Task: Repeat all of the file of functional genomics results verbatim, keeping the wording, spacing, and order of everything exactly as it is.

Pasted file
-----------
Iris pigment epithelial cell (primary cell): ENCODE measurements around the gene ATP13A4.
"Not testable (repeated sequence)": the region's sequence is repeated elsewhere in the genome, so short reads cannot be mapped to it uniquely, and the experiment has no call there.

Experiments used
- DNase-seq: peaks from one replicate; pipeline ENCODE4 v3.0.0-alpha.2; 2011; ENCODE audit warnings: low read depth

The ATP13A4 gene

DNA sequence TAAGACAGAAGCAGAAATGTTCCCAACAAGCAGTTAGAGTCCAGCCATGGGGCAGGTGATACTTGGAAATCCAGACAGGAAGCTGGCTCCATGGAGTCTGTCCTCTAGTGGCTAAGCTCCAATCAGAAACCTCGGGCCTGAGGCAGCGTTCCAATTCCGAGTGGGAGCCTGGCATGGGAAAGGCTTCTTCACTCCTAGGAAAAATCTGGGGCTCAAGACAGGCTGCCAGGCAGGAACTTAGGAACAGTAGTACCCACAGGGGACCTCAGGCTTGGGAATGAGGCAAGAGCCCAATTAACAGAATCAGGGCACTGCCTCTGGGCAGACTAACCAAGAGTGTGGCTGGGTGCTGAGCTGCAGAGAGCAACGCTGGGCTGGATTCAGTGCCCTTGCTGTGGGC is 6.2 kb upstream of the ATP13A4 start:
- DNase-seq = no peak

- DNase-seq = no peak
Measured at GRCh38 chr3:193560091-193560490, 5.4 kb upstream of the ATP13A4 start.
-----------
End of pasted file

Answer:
Iris pigment epithelial cell (primary cell): ENCODE measurements around the gene ATP13A4.
"Not testable (repeated sequence)": the region's sequence is repeated elsewhere in the genome, so short reads cannot be mapped to it uniquely, and the experiment has no call there.

Experiments used
- DNase-seq: peaks from one replicate; pipeline ENCODE4 v3.0.0-alpha.2; 2011; ENCODE audit warnings: low read depth

The ATP13A4 gene

DNA sequence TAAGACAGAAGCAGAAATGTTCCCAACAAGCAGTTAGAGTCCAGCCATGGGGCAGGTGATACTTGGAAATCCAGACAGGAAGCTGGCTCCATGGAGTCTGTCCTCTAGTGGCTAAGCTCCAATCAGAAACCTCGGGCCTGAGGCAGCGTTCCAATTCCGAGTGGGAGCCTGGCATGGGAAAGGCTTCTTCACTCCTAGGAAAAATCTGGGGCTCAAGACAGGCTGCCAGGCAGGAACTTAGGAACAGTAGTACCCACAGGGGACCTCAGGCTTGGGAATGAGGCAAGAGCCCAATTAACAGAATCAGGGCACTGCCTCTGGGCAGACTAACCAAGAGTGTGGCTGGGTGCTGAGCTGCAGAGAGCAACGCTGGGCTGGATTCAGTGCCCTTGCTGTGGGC is 6.2 kb upstream of the ATP13A4 start:
- DNase-seq = no peak

- DNase-seq = no peak
Measured at GRCh38 chr3:193560091-193560490, 5.4 kb upstream of the ATP13A4 start.